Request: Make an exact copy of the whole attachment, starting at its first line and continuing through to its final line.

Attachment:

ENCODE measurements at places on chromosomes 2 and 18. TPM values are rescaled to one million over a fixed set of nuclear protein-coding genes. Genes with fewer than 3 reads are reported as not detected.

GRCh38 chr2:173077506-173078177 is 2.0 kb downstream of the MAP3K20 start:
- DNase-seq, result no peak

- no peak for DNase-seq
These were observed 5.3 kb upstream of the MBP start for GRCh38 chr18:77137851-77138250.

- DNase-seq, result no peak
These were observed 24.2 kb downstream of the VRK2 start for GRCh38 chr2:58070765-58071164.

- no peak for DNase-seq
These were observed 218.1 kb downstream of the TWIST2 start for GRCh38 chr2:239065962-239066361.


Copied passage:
ENCODE measurements at places on chromosomes 2 and 18. TPM values are rescaled to one million over a fixed set of nuclear protein-coding genes. Genes with fewer than 3 reads are reported as not detected.

GRCh38 chr2:173077506-173078177 is 2.0 kb downstream of the MAP3K20 start:
- DNase-seq, result no peak

- no peak for DNase-seq
These were observed 5.3 kb upstream of the MBP start for GRCh38 chr18:77137851-77138250.

- DNase-seq, result no peak
These were observed 24.2 kb downstream of the VRK2 start for GRCh38 chr2:58070765-58071164.

- no peak for DNase-seq
These were observed 218.1 kb downstream of the TWIST2 start for GRCh38 chr2:239065962-239066361.